File this one under: "when genre walls collapse, the fusions are wonderful." Among the sidenotes to dance-music archivists' interest in the minimalist sounds of New York's 1970s and '80s downtown cult figures such as Arthur Russell and Julius Eastman, is how it's brought the work of their colleagues, contemporaries and collaborators to light.

Few careers in contemporary music had the arc and the diversity that South Africa-born trumpeter/singer/composer Hugh Masekela did, before he succumbed to prostate cancer on Tuesday at the age of 79.

Regardless of how much we acknowledge that group-movement to a centralized rhythm is medicine for the soul, some emotional climates simply aren't conducive to reaching a singular moment of exultation and release on the dance floor. Across much of the world, 2017 sure as heck didn't feel like the right year for the ecstatic. So then, the question is: what to do? One answer arrived at in our listening was to get planning.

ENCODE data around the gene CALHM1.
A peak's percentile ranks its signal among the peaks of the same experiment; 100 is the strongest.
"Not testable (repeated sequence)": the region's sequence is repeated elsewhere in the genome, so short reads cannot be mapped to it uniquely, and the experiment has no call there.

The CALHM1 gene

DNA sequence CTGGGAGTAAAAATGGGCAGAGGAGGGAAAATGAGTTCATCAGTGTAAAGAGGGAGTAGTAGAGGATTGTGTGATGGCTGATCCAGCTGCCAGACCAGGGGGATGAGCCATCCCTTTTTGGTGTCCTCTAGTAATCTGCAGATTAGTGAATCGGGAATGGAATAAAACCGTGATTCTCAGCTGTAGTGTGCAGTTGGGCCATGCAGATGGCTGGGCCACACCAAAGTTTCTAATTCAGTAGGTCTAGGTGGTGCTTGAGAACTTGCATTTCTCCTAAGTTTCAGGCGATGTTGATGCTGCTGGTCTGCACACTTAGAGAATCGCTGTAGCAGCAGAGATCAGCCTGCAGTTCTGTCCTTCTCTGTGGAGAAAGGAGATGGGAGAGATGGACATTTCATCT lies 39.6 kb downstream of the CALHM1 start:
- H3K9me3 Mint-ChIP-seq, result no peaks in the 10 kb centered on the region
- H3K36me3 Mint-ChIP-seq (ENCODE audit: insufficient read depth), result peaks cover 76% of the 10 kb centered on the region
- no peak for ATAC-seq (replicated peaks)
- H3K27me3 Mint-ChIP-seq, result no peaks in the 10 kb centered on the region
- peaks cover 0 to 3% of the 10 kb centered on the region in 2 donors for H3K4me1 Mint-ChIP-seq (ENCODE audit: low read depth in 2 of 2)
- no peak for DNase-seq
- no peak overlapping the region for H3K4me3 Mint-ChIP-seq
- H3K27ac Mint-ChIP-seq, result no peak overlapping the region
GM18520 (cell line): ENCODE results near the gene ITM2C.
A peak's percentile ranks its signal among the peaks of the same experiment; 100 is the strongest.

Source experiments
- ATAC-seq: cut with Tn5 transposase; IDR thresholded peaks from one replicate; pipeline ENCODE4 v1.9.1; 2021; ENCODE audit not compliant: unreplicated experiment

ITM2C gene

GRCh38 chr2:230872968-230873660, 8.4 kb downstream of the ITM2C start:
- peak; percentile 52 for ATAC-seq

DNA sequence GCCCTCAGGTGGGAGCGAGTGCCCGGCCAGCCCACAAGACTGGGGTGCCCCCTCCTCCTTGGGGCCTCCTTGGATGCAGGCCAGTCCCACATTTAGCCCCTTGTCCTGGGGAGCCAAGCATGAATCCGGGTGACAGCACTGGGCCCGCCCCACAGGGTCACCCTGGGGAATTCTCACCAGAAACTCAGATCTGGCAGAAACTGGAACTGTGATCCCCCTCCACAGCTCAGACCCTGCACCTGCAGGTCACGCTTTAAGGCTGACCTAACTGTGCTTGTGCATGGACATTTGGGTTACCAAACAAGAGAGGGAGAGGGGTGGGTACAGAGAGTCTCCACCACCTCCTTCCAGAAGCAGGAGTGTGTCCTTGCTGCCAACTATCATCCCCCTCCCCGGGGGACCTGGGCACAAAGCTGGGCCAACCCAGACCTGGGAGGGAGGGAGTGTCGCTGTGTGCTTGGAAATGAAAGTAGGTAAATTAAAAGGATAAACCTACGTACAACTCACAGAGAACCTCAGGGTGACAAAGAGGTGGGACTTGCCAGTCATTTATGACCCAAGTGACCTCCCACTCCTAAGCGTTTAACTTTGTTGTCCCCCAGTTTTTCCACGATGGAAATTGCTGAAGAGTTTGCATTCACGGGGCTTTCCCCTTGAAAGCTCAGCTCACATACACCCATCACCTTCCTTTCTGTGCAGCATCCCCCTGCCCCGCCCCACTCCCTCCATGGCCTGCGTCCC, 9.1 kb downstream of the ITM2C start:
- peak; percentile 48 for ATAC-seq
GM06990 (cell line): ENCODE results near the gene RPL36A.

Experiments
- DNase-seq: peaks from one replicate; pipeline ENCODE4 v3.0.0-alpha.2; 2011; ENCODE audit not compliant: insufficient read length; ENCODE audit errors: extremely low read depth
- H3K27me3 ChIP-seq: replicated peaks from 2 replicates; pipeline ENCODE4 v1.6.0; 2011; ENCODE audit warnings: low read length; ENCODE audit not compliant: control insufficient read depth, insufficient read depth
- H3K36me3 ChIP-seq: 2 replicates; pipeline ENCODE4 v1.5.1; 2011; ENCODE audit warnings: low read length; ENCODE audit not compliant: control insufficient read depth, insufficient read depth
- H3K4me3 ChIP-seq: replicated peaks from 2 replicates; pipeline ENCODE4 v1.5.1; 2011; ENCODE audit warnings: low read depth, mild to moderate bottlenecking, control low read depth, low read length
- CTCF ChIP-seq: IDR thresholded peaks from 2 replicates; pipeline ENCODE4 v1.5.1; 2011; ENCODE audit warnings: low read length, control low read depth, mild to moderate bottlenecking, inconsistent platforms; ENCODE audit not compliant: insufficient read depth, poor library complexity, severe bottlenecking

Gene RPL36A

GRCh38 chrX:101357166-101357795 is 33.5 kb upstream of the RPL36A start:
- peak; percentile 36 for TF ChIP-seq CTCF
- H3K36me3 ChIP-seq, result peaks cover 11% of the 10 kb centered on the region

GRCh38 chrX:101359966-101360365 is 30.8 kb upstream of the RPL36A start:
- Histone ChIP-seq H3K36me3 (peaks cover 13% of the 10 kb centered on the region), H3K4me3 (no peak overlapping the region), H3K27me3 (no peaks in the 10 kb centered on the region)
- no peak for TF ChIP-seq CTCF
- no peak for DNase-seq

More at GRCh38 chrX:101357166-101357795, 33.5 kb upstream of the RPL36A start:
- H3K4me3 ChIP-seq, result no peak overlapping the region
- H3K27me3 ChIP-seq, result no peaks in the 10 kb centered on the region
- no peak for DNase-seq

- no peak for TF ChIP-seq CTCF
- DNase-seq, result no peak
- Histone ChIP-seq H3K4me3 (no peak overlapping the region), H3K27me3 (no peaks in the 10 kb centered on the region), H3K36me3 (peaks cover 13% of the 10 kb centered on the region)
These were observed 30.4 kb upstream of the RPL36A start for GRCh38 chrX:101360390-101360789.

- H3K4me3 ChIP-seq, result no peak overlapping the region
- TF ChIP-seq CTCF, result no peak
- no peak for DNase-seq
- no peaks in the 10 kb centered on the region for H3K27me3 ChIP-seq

There are times one can sense deep changes before you can see them. When, in a July interview, the synthesizer player and composer Gavin Russom revealed that she was transitioning from life as a man to one as a woman, Gavin Rayna, she says it did not come as a total shock to the people who knew Gavin Russom well.

Note: NPR's First Listen audio comes down after the album is released. However, you can still listen with the Spotify or Apple Music playlist at the bottom of the page.